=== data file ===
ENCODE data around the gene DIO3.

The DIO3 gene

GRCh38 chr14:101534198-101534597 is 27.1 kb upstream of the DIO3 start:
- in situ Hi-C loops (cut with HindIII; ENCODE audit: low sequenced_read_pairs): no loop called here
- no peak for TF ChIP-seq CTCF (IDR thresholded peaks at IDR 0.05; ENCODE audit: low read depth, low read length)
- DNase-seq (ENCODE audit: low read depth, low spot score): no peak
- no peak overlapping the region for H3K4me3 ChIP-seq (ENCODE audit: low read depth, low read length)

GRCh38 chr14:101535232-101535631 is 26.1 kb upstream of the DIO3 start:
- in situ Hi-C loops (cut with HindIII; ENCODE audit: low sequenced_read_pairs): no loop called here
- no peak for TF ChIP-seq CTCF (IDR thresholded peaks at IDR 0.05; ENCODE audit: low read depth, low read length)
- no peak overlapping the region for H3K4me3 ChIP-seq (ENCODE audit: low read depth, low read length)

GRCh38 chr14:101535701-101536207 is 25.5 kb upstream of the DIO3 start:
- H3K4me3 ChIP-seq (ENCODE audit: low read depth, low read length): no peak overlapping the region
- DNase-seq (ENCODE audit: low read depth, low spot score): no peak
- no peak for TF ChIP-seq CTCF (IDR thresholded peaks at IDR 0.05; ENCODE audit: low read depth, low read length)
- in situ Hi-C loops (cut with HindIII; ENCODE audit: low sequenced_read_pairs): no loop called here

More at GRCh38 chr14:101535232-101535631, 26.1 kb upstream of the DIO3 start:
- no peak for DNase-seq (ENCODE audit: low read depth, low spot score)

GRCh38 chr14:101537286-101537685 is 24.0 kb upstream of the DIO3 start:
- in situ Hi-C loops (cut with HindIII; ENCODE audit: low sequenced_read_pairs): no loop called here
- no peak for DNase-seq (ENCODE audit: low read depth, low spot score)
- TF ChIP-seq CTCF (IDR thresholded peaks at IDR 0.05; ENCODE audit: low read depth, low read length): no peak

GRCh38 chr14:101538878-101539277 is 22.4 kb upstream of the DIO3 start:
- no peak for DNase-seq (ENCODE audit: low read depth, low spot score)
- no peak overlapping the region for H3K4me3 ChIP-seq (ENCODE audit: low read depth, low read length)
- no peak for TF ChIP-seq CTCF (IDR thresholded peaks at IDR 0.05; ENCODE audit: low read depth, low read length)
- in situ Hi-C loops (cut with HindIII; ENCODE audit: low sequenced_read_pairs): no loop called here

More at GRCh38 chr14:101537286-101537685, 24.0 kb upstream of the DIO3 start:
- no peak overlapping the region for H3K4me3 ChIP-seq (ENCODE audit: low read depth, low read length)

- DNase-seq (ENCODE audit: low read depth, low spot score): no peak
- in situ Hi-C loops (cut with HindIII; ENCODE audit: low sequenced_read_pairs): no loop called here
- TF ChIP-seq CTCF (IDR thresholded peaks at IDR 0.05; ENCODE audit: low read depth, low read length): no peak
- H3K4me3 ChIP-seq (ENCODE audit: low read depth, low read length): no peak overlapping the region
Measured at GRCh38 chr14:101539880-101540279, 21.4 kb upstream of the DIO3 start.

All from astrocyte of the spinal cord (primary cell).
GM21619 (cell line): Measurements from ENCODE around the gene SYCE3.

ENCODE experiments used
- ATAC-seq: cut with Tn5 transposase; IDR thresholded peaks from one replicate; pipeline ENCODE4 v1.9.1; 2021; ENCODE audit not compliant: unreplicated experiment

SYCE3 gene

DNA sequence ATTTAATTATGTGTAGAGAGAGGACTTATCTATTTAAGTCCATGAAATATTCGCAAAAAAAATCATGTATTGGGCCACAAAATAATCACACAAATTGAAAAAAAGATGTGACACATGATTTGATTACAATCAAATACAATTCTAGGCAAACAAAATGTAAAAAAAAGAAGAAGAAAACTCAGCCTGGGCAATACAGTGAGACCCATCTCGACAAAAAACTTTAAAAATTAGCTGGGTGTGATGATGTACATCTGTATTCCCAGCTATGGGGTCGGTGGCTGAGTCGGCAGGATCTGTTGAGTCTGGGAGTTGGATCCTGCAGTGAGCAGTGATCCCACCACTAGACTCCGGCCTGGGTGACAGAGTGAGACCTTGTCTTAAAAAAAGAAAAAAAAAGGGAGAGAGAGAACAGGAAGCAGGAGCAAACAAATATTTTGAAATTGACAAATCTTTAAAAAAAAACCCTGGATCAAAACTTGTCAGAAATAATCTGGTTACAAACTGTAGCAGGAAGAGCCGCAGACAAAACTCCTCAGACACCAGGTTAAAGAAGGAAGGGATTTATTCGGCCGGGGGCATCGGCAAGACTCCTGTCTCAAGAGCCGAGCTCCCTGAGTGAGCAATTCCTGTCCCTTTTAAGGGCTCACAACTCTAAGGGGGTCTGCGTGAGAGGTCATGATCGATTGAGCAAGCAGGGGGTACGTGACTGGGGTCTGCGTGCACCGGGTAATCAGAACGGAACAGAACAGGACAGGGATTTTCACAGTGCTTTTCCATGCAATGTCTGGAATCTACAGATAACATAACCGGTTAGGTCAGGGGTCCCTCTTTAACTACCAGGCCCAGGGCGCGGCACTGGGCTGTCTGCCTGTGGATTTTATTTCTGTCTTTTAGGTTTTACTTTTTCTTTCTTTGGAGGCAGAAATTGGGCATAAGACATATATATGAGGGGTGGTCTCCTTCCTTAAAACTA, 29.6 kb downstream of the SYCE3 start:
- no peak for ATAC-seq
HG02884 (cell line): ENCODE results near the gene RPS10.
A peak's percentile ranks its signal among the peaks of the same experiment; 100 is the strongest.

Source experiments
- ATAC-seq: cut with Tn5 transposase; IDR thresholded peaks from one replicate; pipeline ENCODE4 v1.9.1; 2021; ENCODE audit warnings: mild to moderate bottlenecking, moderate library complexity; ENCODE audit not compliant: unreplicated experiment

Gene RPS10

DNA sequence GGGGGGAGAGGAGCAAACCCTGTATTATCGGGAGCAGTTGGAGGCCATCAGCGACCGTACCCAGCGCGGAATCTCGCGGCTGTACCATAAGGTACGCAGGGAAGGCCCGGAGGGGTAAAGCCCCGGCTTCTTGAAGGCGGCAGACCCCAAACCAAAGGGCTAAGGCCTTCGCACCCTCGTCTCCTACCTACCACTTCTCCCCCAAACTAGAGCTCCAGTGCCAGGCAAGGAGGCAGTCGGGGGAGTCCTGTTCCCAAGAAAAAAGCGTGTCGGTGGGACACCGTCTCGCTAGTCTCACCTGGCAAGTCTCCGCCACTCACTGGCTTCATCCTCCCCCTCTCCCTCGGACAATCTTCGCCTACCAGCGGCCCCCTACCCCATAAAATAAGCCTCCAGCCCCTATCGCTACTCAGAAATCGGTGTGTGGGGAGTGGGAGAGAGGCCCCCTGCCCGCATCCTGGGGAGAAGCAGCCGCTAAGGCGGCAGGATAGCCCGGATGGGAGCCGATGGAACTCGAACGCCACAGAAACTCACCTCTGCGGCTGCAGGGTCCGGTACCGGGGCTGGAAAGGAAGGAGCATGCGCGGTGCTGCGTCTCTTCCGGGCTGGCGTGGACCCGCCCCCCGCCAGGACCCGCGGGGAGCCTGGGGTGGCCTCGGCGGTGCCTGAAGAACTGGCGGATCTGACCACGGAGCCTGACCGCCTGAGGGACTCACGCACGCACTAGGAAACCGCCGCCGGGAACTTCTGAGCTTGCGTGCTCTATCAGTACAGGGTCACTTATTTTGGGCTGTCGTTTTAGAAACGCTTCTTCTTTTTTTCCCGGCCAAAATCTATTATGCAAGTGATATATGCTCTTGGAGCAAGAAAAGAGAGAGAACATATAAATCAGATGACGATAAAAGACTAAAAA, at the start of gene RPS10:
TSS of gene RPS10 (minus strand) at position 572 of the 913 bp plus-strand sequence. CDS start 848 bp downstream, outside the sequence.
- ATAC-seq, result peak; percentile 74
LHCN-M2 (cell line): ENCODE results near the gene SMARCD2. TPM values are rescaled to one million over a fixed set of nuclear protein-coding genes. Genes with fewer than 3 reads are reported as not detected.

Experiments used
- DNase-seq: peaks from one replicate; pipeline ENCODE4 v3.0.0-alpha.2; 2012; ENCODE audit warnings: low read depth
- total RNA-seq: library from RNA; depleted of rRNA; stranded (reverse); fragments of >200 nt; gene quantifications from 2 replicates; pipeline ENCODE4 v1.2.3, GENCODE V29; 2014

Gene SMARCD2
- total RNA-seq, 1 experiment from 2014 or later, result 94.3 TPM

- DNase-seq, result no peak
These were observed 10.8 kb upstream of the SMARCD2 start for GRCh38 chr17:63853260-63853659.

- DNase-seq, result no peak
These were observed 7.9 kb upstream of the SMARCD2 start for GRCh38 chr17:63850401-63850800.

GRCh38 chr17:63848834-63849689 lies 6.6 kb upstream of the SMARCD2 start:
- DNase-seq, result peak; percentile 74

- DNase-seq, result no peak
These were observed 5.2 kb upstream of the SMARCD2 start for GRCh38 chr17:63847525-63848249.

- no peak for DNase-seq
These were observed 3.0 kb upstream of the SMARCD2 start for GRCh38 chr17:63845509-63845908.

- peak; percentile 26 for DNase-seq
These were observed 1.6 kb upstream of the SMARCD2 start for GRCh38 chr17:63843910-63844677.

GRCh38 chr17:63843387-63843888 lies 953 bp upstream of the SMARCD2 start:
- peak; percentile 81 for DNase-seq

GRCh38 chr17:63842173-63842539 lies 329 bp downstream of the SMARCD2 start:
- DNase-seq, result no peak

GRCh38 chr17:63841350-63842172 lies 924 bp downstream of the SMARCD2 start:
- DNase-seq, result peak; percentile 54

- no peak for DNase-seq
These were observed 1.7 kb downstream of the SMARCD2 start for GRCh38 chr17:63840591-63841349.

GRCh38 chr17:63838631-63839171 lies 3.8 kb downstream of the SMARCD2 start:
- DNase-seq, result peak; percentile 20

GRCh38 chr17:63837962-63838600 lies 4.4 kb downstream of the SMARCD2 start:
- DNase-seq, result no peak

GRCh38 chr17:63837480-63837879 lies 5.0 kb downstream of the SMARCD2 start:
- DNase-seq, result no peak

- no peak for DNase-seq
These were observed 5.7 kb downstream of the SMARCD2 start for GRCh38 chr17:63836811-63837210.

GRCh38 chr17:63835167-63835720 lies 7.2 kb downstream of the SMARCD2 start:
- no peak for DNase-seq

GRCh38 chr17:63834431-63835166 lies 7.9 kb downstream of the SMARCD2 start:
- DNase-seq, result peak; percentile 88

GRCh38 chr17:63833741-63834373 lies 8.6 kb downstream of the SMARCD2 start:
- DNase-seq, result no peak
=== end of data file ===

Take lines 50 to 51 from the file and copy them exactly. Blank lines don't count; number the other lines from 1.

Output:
LHCN-M2 (cell line): ENCODE results near the gene SMARCD2. TPM values are rescaled to one million over a fixed set of nuclear protein-coding genes. Genes with fewer than 3 reads are reported as not detected.

Experiments used